Sanders, Booker Propose Creating A New Bureau Dedicated To Keeping Drug Prices In Check
Under the bill proposed by Sens. Bernie Sanders (I-Vt.) and Cory Booker (D-N.J.), drugmakers bringing a new product to market would have to submit to this new agency the cost of research and development, the cost of the drug and of comparable medications in other countries and the federal investments that contributed to the drug's discovery and production.
Booker And Sanders Propose A New Federal Agency To Set Drug Prices
Sens. Cory Booker and Bernie Sanders are pushing for the creation of a new federal agency aimed at controlling the rising cost of prescription drugs. The pair, who are both vying for the 2020 Democratic presidential nomination, proposed a bill Friday that would create a Bureau of Prescription Drug Affordability and Access, which would be responsible for determining the list prices of medications. The big stick: If a drug maker didn't comply, the government would void its exclusivity protections and allow other companies to produce generic versions of the medicine. (Luhby, 11/15)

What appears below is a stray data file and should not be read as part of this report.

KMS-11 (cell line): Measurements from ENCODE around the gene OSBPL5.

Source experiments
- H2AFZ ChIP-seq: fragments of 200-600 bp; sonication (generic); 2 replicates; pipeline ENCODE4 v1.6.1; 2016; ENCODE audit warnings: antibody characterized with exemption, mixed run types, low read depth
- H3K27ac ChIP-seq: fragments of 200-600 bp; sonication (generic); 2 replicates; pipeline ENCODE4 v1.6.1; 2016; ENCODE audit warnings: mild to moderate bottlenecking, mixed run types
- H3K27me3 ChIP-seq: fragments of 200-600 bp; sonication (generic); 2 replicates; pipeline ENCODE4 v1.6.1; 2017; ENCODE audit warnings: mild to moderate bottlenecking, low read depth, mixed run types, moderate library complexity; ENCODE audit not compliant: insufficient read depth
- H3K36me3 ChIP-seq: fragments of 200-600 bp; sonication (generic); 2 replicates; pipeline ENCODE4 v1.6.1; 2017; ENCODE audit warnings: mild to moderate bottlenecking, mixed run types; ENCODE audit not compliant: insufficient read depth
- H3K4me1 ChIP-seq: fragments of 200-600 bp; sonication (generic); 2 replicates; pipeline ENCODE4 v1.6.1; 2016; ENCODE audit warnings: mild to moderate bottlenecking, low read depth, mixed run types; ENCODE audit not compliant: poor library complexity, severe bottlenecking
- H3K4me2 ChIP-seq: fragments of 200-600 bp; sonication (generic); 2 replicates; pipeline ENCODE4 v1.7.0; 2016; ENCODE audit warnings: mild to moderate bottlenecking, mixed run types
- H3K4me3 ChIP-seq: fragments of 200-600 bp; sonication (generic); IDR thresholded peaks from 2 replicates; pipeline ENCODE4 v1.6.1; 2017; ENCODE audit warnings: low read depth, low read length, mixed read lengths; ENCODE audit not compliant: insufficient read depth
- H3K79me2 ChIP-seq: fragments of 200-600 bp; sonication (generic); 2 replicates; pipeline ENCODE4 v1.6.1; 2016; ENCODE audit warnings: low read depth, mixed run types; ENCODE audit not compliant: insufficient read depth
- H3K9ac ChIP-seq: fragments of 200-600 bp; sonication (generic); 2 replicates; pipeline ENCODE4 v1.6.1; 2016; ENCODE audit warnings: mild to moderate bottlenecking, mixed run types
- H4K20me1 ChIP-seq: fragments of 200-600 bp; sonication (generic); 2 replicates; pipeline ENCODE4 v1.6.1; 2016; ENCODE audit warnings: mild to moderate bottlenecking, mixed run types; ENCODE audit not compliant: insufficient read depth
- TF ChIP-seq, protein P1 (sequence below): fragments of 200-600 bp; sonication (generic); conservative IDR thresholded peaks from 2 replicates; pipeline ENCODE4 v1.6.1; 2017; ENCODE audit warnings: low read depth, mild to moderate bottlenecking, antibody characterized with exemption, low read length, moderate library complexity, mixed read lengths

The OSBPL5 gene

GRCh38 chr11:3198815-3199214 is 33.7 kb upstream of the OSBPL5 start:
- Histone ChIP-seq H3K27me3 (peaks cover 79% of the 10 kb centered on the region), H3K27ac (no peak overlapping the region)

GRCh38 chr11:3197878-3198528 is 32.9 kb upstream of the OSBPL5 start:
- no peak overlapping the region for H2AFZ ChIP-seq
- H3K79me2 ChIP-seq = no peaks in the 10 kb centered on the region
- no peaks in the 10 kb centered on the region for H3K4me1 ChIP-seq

Booker, Sanders Propose New Federal Agency To Control Drug Prices
The 2020 Democratic hopefuls were joined by fellow White House contender Sen. Kamala Harris (D-Calif.) as sponsors of the legislation. One of the main tenants of the proposal is that if a drug company did not comply with the regulations, it would void exclusivity protections, allowing other companies to produce generic copies of a drug. The senators noted the legislation is one of the few bills to directly address a drug's list price, which is the cost before any discounts or rebates and is usually only paid by the uninsured. (Johnson, 11/15)
Booker And Sanders Team Up Again To Lower Drug Prices
“In a country as wealthy as ours, it’s downright shameful that people have to choose between taking their medicine or paying for other basic necessities,” said Booker, D-N.J. “Every day, millions of Americans struggle to afford their lifesaving medication while the manufacturers of these drugs profit hand over fist with limited to no oversight. "Canada has a similar board that determines whether a drug is overpriced by comparing prices with other countries. (Salant, 11/15)